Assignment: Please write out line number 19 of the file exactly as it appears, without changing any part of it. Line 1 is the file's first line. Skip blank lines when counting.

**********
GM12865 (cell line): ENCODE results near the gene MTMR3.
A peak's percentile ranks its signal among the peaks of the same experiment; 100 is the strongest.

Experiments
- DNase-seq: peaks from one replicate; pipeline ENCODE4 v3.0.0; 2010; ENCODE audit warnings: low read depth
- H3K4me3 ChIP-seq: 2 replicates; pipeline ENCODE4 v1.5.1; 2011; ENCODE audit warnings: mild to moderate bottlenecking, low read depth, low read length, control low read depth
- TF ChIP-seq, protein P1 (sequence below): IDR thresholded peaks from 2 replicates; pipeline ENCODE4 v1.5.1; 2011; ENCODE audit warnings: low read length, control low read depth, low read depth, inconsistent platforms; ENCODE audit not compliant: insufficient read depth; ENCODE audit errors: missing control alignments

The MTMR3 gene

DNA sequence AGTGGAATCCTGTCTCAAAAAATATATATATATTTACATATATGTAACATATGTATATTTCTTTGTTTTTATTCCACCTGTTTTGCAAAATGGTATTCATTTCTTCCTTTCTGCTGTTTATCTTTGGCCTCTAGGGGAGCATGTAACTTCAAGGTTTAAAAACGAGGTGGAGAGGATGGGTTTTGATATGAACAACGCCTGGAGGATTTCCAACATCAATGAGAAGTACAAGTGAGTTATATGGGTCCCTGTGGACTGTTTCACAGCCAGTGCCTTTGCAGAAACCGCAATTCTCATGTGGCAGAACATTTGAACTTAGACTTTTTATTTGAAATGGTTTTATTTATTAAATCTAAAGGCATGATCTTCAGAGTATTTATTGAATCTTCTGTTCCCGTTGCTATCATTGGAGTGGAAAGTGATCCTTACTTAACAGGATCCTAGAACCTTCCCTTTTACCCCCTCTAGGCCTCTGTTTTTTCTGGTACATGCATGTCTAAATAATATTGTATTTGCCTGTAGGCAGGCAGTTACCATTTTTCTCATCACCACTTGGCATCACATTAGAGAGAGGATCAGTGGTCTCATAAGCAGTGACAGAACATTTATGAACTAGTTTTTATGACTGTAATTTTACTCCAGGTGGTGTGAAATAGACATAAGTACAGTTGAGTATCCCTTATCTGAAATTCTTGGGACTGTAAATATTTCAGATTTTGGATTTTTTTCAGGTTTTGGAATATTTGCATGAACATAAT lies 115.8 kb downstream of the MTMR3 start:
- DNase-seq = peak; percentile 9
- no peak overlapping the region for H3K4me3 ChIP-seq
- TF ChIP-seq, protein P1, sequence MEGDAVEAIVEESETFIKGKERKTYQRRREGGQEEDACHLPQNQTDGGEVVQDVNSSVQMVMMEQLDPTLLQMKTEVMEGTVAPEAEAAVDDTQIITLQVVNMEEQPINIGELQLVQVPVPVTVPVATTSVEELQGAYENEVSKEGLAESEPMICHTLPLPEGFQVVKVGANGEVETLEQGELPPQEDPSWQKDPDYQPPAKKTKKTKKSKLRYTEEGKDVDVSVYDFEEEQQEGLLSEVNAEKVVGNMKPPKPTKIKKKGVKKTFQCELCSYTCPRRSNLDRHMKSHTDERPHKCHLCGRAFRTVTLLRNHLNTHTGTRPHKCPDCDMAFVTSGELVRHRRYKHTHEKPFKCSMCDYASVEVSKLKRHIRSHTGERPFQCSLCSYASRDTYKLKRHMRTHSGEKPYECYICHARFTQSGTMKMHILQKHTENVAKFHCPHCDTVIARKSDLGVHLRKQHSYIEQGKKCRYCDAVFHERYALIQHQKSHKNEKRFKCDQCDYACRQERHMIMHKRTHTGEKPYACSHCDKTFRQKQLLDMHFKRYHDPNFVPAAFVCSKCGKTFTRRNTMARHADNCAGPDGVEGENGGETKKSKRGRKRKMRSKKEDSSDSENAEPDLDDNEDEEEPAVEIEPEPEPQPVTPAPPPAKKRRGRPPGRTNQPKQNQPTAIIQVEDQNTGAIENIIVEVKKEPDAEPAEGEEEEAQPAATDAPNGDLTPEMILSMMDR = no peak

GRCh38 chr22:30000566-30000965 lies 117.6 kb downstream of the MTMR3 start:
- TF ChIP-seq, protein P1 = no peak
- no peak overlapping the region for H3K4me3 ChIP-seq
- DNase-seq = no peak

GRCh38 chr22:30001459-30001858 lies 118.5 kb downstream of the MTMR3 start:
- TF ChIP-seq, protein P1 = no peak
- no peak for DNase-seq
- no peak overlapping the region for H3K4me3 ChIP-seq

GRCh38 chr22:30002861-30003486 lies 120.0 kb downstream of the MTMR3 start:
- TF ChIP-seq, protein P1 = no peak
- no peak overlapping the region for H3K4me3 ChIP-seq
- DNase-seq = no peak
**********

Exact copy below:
- no peak overlapping the region for H3K4me3 ChIP-seq